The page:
• G.R. No. 166553 - Republic of the Philippines, represented by the National Power Corporation v. Sps. Ruperto and Sonia S. Libuano, et al.

  • G.R. No. 166640 - Herminio Mariano, Jr. v. Ildefonso C. Callejas and Edgar De Borja

  • G.R. No. 166705 - Mantle Trading Services, Incorporated and/or Bobby Del Rosario v. National Labor Relations Commission and Pablo S. Madriaga

  • G.R. No. 166734 - Mandy Commodities Co., Inc. v. The International Commercial Bank of China

  • G.R. No. 166988 - Heirs of Emiliano San Pedro, etc. v. Pablito Garcia and Jose Calderon

  • G.R. No. 167232 - D.B.T. Mar-Bay Construction Incorporated v. Ricaredo Panes, et al.

  • G.R. No. 167546 - Sonny Romero y Dominguez v. People of the Philippines

  • G.R. No. 167809 - Land Bank of the Philippines v. Josefina R. Dumlao, et al.

  • G.R. No. 168406 - Club Filipino, Inc. and Atty. Roberto F. De Leon v. Benjamin Bautista, et al.

  • G.R. No. 169519 - Irenorio B. Balaba v. People of the Philippines

  • G.R. No. 169700 - In the Matter of the Allowance of the Will of Moises F. Banayad Apolonia Banayad Frianela v. Servillano Banayad, Jr.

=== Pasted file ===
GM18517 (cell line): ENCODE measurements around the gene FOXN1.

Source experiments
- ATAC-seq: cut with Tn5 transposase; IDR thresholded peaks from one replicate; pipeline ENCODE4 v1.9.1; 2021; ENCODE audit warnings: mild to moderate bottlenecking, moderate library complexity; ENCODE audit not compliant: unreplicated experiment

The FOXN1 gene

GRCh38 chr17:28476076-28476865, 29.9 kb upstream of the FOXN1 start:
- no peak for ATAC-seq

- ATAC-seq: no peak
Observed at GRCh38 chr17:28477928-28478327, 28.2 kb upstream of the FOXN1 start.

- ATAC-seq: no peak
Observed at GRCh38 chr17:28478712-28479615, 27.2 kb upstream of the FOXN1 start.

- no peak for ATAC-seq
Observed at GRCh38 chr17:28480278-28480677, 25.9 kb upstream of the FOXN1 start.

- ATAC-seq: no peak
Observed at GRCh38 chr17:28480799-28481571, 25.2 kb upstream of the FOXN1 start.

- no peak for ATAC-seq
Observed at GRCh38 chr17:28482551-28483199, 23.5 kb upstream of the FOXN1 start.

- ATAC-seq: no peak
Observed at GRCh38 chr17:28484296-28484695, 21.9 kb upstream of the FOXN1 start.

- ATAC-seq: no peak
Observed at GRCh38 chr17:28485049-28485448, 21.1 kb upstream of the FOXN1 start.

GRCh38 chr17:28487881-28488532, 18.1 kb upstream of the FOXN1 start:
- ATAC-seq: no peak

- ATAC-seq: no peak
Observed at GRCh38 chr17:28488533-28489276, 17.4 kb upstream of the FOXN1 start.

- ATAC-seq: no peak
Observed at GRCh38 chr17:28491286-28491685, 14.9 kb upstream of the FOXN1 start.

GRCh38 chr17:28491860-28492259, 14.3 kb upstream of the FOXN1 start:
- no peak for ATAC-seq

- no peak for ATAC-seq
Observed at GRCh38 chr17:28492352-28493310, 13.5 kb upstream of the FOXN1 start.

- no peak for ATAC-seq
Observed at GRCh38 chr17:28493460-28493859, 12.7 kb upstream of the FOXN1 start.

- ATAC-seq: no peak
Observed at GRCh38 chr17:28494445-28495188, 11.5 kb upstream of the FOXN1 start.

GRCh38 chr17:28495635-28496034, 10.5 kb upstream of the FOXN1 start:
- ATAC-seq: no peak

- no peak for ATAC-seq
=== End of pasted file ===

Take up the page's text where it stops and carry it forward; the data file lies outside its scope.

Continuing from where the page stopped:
• G.R. No. 169878 - People of the Philippines v. Jesus Obero

  • G.R. No. 170014 - Renita Del Rosario, et al. v. Makati Cinema Square Corporation

  • G.R. No. 170472 - People of the Philippines v. Jojo Musa y Santos, et al.

  • G.R. NOS. 170615-16 - The Repuclic of the Philippines, represented by the Office of the Ombudsman, Ma. Merceditas N. Gutierrez, in her capacity as the Ombudsman v. Rufino V. Maijares, Roberto G. Ferrera, Alfredo M. Ruba and Romeo Querubin.

  • G.R. No. 171275 - Victor Meteoro, et al. v. Creative Creatures, Inc.

  • G.R. No. 171386 - Gloria R. Motos and Martin Motos v. Real Bank (A Thrift Bank), Inc.

  • G.R. No. 171586 - National Power Corporation v. Province of Quezon and Municipality of Pabgilao

  • G.R. No. 171655 - People of the Philippines v. Pablo L. Estacio, Jr. and Maritess Ang

  • G.R. No. 171842 - Gloria S. Dy v. Mandy Commodities Co., Inc.

  • G.R. No. 171968 - XYST Corporation v. DMC Urban Properties Development, Inc., Fe Aurora C. Castro (Intervenor)

  • G.R. No. 172174 - Davao Contractors Development Cooperative (DACODECO), represented by Chairman of the Board Engr. L. Chavez v. Marilyn A. Pasawa.